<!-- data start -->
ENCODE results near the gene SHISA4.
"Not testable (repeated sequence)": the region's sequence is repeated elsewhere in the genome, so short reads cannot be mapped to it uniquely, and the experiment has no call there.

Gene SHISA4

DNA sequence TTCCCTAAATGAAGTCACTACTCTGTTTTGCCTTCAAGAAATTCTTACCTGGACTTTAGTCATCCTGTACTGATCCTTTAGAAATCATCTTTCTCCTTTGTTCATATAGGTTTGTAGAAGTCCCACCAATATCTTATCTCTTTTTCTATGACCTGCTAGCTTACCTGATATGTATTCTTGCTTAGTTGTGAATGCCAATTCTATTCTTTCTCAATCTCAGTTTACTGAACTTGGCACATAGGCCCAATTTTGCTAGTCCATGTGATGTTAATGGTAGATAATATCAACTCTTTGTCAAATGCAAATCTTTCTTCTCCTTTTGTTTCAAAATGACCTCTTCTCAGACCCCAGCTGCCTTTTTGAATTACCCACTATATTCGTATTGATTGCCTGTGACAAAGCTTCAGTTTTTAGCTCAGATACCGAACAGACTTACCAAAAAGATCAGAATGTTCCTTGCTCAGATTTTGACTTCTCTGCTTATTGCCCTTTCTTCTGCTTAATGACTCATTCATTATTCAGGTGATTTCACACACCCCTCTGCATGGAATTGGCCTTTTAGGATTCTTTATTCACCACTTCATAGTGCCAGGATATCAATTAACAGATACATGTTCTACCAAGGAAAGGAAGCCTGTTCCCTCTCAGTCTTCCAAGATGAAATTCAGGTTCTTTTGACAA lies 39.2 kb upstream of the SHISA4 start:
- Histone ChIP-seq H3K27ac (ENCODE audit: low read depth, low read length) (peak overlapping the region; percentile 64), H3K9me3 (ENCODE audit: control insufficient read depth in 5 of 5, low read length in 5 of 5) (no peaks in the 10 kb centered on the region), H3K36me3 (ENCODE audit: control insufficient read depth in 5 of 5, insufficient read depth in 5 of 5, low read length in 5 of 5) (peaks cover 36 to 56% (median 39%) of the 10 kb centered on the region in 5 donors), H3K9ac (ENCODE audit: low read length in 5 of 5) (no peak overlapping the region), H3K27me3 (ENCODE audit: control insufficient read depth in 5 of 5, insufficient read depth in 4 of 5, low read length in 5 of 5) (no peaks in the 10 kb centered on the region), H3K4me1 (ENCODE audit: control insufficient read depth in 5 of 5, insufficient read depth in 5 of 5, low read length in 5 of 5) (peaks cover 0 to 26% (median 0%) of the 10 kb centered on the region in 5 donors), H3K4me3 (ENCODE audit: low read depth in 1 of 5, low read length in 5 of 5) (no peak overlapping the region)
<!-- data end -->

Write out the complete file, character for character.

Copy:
ENCODE results near the gene SHISA4.
"Not testable (repeated sequence)": the region's sequence is repeated elsewhere in the genome, so short reads cannot be mapped to it uniquely, and the experiment has no call there.

Gene SHISA4

DNA sequence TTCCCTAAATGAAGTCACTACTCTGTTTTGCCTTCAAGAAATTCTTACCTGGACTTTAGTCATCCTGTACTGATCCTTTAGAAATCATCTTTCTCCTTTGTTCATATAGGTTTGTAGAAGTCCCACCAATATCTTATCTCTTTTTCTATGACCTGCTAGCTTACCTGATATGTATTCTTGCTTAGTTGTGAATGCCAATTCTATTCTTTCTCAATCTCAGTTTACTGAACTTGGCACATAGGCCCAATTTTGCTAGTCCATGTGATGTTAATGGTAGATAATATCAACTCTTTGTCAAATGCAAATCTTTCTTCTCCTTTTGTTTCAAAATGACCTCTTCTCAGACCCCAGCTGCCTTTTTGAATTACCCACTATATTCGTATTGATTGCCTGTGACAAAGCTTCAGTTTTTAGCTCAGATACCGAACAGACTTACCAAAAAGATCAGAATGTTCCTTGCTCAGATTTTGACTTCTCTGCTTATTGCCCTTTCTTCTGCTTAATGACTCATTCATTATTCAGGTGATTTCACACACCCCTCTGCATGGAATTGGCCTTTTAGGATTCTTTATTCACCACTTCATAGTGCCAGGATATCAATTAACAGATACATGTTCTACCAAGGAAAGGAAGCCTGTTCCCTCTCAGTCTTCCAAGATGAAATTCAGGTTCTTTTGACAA lies 39.2 kb upstream of the SHISA4 start:
- Histone ChIP-seq H3K27ac (ENCODE audit: low read depth, low read length) (peak overlapping the region; percentile 64), H3K9me3 (ENCODE audit: control insufficient read depth in 5 of 5, low read length in 5 of 5) (no peaks in the 10 kb centered on the region), H3K36me3 (ENCODE audit: control insufficient read depth in 5 of 5, insufficient read depth in 5 of 5, low read length in 5 of 5) (peaks cover 36 to 56% (median 39%) of the 10 kb centered on the region in 5 donors), H3K9ac (ENCODE audit: low read length in 5 of 5) (no peak overlapping the region), H3K27me3 (ENCODE audit: control insufficient read depth in 5 of 5, insufficient read depth in 4 of 5, low read length in 5 of 5) (no peaks in the 10 kb centered on the region), H3K4me1 (ENCODE audit: control insufficient read depth in 5 of 5, insufficient read depth in 5 of 5, low read length in 5 of 5) (peaks cover 0 to 26% (median 0%) of the 10 kb centered on the region in 5 donors), H3K4me3 (ENCODE audit: low read depth in 1 of 5, low read length in 5 of 5) (no peak overlapping the region)